In recent years, there has been an increasing push from organisations such as the OECD and the EU towards ensuring businesses pay tax in the locations they earn money. This drive towards preventing business from ‘eroding the tax base’ both in the UK, and overseas, will only continue. With increased technology improvements and information sharing, it is also increasingly easy for overseas tax authorities to have visibility as to the fact that a business has been in their location, and as such any argument of ‘we were only there for a short period of time’ cannot be taken. In a number of countries, for example Norway, Denmark and Brazil, taxes may fall due from the first day of working there.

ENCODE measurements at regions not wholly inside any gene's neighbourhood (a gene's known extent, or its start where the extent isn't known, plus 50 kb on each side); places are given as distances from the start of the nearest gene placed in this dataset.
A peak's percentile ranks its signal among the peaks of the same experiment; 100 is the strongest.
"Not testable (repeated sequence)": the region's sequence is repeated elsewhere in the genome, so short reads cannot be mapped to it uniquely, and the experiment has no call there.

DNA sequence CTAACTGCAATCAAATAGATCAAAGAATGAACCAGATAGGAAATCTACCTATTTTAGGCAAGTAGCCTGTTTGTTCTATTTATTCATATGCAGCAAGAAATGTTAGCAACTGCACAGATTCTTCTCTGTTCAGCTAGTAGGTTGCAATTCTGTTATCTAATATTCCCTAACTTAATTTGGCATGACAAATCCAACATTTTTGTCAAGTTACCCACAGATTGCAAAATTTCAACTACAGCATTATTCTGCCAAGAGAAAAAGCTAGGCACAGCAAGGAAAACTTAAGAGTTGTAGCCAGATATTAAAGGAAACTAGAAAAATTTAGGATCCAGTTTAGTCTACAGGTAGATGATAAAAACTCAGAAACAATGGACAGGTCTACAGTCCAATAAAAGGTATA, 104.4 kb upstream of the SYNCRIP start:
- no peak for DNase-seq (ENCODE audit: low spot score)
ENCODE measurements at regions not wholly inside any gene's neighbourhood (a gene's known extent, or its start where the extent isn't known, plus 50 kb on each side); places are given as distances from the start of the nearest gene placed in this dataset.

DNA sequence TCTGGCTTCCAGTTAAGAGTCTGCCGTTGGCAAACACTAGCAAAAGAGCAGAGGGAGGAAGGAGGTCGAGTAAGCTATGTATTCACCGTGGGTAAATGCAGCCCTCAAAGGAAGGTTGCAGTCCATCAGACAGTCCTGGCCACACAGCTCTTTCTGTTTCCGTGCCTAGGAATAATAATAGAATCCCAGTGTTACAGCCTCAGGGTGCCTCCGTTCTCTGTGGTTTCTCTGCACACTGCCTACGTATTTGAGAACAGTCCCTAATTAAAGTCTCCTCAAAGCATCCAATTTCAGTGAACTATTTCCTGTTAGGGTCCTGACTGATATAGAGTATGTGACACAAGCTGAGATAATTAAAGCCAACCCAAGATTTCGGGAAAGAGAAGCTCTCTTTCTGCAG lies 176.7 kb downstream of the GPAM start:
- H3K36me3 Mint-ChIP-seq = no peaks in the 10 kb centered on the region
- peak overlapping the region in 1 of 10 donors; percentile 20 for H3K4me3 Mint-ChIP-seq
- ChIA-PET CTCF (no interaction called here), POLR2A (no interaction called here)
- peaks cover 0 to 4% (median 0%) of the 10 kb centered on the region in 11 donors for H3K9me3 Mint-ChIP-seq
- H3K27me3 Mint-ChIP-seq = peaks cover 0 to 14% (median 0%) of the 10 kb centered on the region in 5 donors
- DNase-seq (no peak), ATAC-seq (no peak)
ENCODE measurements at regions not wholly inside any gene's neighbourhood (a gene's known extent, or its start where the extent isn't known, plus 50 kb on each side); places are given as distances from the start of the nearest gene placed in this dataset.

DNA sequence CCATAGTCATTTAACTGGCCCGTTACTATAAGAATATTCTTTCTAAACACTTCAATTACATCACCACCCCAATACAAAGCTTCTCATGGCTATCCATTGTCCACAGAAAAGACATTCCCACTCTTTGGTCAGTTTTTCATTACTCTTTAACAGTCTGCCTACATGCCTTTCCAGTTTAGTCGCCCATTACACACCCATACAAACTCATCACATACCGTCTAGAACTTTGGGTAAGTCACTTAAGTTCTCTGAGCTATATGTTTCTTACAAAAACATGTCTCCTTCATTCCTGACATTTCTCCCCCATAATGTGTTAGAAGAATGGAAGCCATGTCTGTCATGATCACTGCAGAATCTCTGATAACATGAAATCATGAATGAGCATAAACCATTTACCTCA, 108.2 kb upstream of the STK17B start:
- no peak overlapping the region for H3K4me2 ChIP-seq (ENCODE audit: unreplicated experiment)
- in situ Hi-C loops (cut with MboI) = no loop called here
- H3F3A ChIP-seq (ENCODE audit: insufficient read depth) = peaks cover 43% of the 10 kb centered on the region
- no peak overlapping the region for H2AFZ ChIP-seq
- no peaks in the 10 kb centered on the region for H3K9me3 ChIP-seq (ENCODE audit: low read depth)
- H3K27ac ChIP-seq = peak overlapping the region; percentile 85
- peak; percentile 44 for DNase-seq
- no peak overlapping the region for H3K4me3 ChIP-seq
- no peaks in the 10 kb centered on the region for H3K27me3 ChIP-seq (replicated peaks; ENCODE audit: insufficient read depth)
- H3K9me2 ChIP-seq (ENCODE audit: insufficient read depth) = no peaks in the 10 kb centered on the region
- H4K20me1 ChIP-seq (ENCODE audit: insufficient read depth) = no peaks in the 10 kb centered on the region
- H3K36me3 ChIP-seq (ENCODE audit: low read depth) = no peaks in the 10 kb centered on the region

So what should a business do to ensure successful international growth, whilst ensuring tax regimes are adhered to? 

Firstly, start planning early. It is crucial that the business knows what to expect in terms of tax liabilities and compliance obligations. Each country has specific rules when it comes to tax and, whilst some countries may tax the business and their personnel from day one of arrival, others may allow a significantly longer period before taxes are due. If there is no awareness of the potential tax exposure and costs of overseas compliance, these will not be factored into contract rates. If there are surprise tax liabilities further down the line, it may be too late to amend contract prices, meaning the business is left running an unprofitable contract.